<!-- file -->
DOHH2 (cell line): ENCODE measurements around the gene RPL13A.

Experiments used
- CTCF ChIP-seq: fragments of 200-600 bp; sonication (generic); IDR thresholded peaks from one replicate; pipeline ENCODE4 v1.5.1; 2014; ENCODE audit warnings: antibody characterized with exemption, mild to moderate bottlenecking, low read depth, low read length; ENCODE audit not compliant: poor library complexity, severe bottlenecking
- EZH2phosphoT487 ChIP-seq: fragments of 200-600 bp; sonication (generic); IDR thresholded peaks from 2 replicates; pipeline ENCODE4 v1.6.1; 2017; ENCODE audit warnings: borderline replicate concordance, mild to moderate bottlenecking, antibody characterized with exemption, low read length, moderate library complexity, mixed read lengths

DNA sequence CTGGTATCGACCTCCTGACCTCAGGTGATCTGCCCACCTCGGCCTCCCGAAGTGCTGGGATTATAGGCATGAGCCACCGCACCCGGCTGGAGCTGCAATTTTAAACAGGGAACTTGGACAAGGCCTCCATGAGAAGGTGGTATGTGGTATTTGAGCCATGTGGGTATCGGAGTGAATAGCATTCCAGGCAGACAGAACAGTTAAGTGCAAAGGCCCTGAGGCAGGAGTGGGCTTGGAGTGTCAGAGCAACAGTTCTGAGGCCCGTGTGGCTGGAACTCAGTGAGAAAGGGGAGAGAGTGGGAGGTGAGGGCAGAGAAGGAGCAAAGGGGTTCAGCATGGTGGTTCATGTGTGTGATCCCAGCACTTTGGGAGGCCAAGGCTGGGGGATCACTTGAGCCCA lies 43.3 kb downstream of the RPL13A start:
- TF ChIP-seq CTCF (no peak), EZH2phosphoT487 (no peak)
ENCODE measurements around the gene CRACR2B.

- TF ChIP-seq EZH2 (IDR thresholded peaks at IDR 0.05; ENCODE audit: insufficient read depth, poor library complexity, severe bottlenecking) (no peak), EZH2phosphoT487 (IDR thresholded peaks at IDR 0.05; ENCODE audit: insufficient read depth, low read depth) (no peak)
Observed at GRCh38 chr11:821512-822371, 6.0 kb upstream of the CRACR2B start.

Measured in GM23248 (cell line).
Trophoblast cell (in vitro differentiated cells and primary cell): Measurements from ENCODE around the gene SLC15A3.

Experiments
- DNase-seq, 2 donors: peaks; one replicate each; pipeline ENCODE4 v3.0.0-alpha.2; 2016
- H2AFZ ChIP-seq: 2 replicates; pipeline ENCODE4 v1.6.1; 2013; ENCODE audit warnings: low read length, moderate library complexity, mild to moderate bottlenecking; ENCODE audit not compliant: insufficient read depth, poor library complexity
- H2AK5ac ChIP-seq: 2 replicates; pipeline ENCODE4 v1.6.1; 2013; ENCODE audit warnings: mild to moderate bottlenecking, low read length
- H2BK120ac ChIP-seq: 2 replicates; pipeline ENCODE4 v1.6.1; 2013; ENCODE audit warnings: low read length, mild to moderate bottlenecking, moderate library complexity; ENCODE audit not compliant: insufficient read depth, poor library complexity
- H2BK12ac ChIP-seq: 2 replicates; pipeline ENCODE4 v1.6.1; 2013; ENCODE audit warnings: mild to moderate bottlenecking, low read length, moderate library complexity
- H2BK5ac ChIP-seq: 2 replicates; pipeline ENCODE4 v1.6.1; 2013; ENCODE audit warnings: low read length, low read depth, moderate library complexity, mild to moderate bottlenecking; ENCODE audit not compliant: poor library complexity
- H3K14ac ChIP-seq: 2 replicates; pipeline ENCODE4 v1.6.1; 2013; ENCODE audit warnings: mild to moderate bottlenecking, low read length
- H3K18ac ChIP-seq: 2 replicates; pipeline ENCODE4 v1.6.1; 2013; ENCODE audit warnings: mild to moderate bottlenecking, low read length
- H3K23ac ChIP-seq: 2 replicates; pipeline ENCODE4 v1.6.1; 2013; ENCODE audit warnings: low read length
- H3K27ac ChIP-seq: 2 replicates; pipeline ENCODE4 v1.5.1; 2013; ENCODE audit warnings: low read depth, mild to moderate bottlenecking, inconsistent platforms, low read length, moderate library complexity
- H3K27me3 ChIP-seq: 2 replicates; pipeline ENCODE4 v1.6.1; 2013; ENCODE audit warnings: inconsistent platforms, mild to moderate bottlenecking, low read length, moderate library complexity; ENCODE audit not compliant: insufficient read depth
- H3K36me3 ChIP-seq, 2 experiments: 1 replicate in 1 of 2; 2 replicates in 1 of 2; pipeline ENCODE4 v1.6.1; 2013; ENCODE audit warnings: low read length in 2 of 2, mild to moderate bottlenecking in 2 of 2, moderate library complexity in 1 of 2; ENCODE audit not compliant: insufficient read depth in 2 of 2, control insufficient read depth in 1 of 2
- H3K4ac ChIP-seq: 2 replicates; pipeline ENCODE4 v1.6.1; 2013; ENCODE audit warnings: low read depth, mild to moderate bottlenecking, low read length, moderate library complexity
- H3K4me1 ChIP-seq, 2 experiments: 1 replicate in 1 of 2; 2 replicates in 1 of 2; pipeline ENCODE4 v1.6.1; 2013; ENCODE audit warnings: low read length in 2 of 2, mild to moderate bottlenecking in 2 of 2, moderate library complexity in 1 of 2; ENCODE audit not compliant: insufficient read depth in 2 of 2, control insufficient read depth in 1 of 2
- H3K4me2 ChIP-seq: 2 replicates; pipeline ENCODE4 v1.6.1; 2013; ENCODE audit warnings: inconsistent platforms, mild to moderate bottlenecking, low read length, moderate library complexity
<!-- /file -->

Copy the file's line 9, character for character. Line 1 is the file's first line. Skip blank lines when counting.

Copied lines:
Observed at GRCh38 chr11:821512-822371, 6.0 kb upstream of the CRACR2B start.